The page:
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Staying one step ahead of tumors
Cancer treatments require continual adjustment. A drug that works initially will lose its potency as the tumor acquires new mutations that allow it to bypass the drug's lethal effects. To stay ahead of the tumor, oncologists need a noninvasive way to collect tumor cells from patients over the course of their treatment. Analyzing the mutations in these samples may help them choose the right drugs as the tumors change. In a small study of breast cancer patients, Yu et al. show that rare tumor cells circulating in the blood can be captured in viable form and used for this purpose.
Science, this issue p. 216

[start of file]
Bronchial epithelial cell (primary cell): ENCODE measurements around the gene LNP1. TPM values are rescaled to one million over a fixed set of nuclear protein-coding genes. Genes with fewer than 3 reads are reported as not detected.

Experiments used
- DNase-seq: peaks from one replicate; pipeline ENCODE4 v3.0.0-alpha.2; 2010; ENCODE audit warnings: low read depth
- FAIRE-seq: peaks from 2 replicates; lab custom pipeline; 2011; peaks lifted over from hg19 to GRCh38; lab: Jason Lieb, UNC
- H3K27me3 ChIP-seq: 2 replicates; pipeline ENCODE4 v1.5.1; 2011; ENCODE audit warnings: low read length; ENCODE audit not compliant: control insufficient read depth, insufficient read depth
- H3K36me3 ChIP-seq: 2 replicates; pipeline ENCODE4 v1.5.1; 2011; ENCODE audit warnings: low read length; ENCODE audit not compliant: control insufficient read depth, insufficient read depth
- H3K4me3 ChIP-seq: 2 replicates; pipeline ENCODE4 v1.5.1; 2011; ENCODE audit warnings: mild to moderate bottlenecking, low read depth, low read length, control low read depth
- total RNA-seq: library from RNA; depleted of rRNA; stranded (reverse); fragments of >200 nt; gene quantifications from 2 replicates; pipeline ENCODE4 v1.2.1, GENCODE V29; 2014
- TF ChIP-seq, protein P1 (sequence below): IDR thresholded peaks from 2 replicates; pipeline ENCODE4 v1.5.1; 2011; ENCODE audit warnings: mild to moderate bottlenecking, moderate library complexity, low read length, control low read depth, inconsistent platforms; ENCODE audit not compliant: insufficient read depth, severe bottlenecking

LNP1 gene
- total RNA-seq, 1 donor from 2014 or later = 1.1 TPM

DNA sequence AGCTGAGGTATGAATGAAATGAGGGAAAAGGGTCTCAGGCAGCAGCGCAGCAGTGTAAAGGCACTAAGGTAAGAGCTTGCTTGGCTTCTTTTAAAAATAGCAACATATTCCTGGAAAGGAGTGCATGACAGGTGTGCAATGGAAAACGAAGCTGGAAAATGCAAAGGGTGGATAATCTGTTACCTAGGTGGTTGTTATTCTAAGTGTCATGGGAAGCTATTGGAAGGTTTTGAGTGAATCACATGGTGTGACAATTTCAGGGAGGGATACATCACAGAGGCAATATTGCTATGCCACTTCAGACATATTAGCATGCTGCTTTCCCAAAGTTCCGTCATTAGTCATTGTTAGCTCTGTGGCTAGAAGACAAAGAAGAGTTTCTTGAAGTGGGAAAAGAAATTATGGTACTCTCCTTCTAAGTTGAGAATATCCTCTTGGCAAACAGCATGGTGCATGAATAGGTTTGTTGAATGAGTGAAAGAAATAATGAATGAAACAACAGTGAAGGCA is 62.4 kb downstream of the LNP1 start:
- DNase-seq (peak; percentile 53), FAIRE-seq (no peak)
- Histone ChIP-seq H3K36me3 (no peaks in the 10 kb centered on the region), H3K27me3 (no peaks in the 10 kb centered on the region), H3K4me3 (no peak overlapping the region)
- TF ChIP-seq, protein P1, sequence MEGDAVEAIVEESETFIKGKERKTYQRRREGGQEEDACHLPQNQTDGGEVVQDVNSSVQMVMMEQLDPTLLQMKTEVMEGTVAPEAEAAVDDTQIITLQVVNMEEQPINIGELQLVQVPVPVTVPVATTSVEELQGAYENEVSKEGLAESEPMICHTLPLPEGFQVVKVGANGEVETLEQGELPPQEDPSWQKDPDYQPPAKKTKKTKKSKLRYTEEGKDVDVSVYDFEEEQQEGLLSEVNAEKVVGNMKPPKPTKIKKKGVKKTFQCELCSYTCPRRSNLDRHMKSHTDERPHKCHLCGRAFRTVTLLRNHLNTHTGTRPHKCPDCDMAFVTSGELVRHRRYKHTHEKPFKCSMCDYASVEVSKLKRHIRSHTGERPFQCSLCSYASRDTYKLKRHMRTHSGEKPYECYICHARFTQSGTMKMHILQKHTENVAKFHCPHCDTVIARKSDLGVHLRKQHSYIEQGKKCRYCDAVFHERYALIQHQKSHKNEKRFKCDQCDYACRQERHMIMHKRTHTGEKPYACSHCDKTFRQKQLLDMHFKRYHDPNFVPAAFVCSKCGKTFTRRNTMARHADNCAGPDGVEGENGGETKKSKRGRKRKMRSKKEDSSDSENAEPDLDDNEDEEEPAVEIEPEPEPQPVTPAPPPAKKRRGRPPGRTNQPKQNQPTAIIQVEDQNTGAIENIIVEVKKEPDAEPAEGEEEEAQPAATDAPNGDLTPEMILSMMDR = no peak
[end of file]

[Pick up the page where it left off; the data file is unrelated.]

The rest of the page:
Circulating tumor cells (CTCs) are present at low concentrations in the peripheral blood of patients with solid tumors. It has been proposed that the isolation, ex vivo culture, and characterization of CTCs may provide an opportunity to noninvasively monitor the changing patterns of drug susceptibility in individual patients as their tumors acquire new mutations. In a proof-of-concept study, we established CTC cultures from six patients with estrogen receptor–positive breast cancer. Three of five CTC lines tested were tumorigenic in mice. Genome sequencing of the CTC lines revealed preexisting mutations in the PIK3CA gene and newly acquired mutations in the estrogen receptor gene (ESR1), PIK3CA gene, and fibroblast growth factor receptor gene (FGFR2), among others. Drug sensitivity testing of CTC lines with multiple mutations revealed potential new therapeutic targets. With optimization of CTC culture conditions, this strategy may help identify the best therapies for individual cancer patients over the course of their disease.